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This page gives a list of domestic animals,[1] also including a list of animals which are or may be currently undergoing the process of domestication and animals that have an extensive relationship with humans beyond simple predation. This includes species which are semi-domesticated, undomesticated but captive-bred on a commercial scale, or commonly wild-caught, at least occasionally captive-bred, and tameable. In order to be considered fully domesticated, most species have undergone significant genetic, behavioural and morphological changes from their wild ancestors, while others have changed very little from their wild ancestors despite hundreds or thousands of years of potential selective breeding. A number of factors determine how quickly any changes may occur in a species, but there is not always a desire to improve a species from its wild form. Domestication is a gradual process, so there is no precise moment in the history of a given species when it can be considered to have become fully domesticated.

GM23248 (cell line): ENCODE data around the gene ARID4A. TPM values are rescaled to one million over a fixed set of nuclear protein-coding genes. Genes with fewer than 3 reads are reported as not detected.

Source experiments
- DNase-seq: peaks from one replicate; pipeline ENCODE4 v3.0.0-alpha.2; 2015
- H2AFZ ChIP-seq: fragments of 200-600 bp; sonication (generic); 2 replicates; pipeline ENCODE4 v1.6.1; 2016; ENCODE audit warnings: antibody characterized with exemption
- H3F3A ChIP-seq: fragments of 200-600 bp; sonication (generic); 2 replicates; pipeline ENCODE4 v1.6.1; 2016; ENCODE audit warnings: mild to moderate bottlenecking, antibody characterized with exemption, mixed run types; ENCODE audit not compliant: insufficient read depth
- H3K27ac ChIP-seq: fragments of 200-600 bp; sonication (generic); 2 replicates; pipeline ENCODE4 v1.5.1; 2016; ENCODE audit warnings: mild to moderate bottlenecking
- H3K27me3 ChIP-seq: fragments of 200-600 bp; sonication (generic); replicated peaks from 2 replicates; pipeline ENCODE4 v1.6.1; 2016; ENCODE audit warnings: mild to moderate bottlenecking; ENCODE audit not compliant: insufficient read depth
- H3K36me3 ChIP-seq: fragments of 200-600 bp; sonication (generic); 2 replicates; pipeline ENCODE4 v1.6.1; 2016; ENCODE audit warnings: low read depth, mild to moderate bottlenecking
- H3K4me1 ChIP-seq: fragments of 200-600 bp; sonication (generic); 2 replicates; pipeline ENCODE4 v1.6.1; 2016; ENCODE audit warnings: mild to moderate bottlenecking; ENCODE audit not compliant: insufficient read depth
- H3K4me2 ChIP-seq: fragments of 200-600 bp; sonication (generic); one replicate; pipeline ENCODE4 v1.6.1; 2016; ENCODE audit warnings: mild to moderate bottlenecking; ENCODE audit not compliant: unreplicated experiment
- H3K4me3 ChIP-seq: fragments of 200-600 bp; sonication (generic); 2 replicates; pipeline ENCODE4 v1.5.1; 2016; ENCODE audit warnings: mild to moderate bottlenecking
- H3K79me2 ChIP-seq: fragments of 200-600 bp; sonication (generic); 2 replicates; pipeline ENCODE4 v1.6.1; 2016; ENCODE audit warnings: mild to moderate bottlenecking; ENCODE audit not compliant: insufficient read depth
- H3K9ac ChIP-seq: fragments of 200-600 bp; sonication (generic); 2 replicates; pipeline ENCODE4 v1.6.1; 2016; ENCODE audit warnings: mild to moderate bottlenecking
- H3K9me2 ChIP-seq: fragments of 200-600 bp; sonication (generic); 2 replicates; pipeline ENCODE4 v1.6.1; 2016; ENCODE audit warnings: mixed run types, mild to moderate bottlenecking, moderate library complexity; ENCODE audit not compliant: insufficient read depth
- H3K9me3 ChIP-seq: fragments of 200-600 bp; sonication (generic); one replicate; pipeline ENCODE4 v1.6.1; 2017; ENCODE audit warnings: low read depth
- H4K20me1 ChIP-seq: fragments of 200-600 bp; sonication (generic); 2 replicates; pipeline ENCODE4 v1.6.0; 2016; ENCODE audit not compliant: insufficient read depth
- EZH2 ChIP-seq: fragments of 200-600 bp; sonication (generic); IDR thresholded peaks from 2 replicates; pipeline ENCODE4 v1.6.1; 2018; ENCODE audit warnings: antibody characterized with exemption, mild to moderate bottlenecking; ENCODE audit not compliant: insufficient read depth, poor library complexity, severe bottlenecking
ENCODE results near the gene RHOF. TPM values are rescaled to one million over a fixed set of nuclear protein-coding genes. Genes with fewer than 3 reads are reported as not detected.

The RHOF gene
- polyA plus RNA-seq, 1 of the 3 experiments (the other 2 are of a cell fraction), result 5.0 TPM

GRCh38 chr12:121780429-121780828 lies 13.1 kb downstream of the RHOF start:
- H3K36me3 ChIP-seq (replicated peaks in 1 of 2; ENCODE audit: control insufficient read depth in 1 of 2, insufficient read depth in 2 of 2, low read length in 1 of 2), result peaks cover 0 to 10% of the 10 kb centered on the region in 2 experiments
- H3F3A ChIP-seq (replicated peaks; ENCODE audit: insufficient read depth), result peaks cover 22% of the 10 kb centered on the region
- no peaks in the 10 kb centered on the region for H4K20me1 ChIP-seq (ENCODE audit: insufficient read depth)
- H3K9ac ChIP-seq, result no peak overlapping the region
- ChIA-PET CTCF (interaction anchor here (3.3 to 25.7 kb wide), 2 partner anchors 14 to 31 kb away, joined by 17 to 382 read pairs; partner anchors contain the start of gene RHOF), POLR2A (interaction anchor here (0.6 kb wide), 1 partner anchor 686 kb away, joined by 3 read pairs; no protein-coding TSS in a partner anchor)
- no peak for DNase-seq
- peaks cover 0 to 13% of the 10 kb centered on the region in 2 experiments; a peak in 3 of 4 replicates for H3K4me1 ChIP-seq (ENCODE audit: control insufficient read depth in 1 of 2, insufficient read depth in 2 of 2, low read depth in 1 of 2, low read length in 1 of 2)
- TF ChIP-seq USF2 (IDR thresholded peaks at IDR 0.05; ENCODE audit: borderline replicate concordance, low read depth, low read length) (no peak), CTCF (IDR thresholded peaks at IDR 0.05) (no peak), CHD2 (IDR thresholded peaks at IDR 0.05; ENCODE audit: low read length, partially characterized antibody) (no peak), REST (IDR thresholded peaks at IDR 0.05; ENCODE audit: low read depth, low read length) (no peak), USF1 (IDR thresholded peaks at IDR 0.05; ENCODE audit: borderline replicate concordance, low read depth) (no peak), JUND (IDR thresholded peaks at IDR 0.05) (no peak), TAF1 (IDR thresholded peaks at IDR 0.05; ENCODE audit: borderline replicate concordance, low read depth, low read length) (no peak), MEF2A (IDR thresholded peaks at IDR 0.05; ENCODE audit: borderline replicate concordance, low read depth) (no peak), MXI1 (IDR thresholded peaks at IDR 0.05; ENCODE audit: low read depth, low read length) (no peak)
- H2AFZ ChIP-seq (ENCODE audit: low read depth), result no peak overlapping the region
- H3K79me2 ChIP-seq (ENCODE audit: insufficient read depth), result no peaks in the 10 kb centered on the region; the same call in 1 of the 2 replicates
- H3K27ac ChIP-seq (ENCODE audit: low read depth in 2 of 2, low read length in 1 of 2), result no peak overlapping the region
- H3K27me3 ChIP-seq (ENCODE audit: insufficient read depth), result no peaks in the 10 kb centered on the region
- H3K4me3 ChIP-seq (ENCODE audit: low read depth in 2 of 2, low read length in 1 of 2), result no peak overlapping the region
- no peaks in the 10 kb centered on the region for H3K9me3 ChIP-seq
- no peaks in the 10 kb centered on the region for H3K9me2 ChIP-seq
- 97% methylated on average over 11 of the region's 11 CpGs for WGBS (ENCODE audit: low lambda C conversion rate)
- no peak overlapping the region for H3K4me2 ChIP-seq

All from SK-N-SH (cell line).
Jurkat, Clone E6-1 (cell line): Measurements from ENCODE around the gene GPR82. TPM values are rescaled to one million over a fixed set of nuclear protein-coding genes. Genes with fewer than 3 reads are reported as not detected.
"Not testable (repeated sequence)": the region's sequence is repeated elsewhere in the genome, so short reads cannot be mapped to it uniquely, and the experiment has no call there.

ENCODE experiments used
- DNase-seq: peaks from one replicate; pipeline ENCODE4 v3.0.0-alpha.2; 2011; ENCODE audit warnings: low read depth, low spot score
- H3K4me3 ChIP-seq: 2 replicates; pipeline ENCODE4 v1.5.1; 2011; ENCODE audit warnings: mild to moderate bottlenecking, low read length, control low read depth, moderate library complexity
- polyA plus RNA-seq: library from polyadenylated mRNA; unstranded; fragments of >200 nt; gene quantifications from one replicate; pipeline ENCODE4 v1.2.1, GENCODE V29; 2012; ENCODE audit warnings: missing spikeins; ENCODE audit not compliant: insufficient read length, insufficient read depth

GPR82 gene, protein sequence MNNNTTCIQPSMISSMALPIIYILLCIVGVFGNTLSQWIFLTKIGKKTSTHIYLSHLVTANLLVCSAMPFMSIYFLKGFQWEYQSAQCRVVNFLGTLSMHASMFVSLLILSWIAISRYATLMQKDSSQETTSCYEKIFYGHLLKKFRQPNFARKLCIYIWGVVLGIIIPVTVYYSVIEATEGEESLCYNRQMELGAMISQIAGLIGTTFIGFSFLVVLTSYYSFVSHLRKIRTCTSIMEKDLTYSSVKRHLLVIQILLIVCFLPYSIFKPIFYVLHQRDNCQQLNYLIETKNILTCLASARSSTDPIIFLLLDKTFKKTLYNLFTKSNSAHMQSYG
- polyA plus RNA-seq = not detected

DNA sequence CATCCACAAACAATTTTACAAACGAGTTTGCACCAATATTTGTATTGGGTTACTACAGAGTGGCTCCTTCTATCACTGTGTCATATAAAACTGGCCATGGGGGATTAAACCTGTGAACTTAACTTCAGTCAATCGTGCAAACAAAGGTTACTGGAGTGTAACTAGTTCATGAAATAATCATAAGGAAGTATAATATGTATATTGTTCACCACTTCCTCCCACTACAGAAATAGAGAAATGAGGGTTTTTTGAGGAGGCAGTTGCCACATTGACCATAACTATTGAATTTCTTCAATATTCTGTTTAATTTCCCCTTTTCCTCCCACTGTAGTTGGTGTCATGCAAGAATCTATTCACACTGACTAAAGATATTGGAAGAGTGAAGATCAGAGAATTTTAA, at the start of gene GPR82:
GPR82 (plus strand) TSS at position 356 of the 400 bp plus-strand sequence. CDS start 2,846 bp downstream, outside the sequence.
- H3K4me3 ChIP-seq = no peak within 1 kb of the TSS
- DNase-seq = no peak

Archaeozoology has identified three classes of animal domesticates:

  1. Pets (dogs, cats, hamsters, etc.)
  2. Livestock (cattle, sheep, pigs, goats, etc.)
  3. Beasts of burden (horses, camels, donkeys, etc.)[2]

To sort the tables chronologically by date of domestication, refresh your browser window, as clicking the Date column heading will mix CE and BCE dates.